Is a dry cough COVID, RSV or the flu? Here are the most common symptoms

Is a dry cough COVID, RSV or the flu? Here are the most common symptoms

If it seems like everyone you know is sick, it’s because they are. It’s the Bay Area get hit with the triple threat virus.

COVID-19influenza and cases of respiratory syncytial virus are are growing throughout the region and nations, making it harder than ever to determine what’s causing your dry cough or runny nose. Infections cause similar symptoms, but it’s important to know how to tell them apart so you can get proper treatment and avoid spreading them to others.

“Distinguishing COVID from the flu can be difficult because the symptoms overlap so much,” said Dr. Brooke Bozick, a respiratory disease expert at the National Institutes of Health.

COVID-19 shares several common symptoms with the flu — including fever, dry cough, body aches and fatigue, according to center for disease control and prevention. But many known indicators of infection with the coronavirus have developed as new variants emerge and immunity from vaccination or previous infection increases.

“As our bodies become more experienced with COVID, symptoms are generally milder,” said Peter Chin-Hong, an infectious disease specialist at UCSF.

A runny nose, headache or sore throat could now precede a positive coronavirus test result with one of the many omicron shoots, while the flu usually starts with a cough. Signs of the common cold can include sneezing, a runny nose and watery eyes.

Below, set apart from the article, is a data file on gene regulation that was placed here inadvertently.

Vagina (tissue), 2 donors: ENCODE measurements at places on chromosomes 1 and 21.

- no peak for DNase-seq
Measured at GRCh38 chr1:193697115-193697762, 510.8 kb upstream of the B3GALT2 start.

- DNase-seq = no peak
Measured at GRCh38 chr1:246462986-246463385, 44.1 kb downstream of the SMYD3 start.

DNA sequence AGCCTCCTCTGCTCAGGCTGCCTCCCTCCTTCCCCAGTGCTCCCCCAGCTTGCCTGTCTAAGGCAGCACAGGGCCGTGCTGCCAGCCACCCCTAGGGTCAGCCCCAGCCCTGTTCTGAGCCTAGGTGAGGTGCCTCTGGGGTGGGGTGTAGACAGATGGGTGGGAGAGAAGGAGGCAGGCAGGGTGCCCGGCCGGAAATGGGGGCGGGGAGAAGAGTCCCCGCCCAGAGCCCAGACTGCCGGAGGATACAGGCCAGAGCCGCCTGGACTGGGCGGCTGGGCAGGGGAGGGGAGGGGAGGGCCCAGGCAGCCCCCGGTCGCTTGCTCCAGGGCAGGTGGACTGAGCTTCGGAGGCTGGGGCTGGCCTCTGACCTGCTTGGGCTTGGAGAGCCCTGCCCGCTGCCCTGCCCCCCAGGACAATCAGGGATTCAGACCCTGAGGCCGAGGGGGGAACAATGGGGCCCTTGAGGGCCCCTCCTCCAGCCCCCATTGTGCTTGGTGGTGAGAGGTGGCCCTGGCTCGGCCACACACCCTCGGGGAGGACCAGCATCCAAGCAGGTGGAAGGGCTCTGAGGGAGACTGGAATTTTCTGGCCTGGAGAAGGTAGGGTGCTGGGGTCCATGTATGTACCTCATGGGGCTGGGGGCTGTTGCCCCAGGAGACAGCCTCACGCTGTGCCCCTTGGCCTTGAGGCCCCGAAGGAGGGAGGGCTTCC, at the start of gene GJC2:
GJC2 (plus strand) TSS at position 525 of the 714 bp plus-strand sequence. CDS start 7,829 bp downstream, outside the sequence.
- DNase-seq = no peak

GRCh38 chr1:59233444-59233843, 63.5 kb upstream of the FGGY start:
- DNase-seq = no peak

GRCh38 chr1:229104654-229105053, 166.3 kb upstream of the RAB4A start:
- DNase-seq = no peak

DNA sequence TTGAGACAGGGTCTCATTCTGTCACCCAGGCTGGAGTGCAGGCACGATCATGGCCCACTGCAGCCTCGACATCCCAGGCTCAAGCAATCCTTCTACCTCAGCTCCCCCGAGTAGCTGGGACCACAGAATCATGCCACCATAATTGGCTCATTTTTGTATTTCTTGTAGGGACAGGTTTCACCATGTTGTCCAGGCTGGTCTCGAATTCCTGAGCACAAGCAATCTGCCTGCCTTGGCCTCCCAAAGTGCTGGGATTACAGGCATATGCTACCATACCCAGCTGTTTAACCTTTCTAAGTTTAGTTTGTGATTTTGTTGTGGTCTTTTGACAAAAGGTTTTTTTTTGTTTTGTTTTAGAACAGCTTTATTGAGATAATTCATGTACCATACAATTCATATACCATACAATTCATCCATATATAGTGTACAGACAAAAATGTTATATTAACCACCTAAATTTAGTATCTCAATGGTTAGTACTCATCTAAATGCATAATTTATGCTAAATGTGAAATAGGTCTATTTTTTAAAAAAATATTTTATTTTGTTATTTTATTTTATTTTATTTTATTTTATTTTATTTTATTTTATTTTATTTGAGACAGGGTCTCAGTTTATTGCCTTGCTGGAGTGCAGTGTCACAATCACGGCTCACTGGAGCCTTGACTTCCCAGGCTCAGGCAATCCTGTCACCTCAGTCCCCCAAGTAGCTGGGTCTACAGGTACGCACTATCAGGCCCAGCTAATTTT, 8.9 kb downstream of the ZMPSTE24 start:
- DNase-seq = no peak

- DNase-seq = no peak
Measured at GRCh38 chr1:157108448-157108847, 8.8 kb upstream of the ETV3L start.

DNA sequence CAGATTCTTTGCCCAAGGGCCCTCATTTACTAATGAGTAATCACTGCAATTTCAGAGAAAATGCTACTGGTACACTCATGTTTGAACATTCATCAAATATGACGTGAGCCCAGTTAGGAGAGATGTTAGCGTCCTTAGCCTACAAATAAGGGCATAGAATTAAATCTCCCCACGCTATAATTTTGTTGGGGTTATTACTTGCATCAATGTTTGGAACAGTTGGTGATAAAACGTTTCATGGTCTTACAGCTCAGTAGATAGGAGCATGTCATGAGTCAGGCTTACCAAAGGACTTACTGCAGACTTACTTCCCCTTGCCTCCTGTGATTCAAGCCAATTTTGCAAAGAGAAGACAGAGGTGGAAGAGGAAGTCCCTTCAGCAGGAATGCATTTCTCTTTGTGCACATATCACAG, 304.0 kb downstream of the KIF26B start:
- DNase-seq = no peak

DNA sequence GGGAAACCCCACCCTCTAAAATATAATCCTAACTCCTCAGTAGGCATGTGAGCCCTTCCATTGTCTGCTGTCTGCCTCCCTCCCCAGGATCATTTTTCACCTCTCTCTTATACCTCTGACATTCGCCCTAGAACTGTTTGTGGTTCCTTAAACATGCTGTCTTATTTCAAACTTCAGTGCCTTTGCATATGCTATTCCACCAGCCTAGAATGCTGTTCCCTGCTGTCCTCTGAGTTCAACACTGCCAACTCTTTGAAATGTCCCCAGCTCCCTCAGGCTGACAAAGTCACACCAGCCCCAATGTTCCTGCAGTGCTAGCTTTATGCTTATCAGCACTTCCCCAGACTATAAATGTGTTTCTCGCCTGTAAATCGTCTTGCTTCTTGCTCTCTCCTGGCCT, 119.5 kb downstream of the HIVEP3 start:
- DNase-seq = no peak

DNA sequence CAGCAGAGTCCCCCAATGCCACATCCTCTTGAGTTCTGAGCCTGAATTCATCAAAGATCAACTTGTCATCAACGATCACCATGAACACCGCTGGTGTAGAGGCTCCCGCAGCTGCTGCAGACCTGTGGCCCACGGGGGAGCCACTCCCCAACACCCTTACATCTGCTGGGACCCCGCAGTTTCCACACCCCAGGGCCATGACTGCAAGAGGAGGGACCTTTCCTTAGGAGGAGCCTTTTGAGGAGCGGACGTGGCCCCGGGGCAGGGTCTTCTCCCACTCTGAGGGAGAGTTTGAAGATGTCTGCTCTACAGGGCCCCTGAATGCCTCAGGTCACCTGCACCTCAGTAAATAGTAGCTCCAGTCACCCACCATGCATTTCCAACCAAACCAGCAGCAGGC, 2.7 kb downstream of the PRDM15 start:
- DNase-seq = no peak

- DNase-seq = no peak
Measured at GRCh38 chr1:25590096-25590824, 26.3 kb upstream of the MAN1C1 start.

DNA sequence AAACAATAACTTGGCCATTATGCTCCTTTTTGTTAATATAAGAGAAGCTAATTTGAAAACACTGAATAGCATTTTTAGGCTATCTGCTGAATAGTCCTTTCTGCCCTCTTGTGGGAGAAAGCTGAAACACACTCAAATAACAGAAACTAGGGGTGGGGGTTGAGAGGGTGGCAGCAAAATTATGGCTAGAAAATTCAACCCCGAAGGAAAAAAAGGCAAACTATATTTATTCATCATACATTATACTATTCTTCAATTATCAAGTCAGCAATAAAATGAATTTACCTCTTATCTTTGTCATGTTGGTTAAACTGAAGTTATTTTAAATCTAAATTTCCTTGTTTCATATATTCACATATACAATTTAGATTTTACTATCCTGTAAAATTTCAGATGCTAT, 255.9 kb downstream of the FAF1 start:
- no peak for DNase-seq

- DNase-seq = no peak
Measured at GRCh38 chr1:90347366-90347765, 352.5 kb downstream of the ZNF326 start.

Some indicators of COVID reported during the earlier stages of the pandemic, such as loss of taste and smell, they are less common now.

People infected with the flu usually develop symptoms one to four days after infection. Symptoms of COVID-19 develop three to four days after infection, but some people may show signs as early as two days or even 14 days after infection.

RSV, which mainly affects children and the elderly, usually causes mild cold-like symptoms — such as a runny nose, coughing, or wheezing — from which most people will recover quickly. In infants younger than 6 months, the only signs of RSV may be irritability, decreased activity and appetite, and pauses in breathing, according to the CDC.

But RSV can also lead to more severe infections such as bronchiolitis or pneumonia, with such outcomes more likely among the youngest and oldest patients.

Testing to diagnose the specific virus is recommended, but here are some common symptoms to help you determine what you are sick with.

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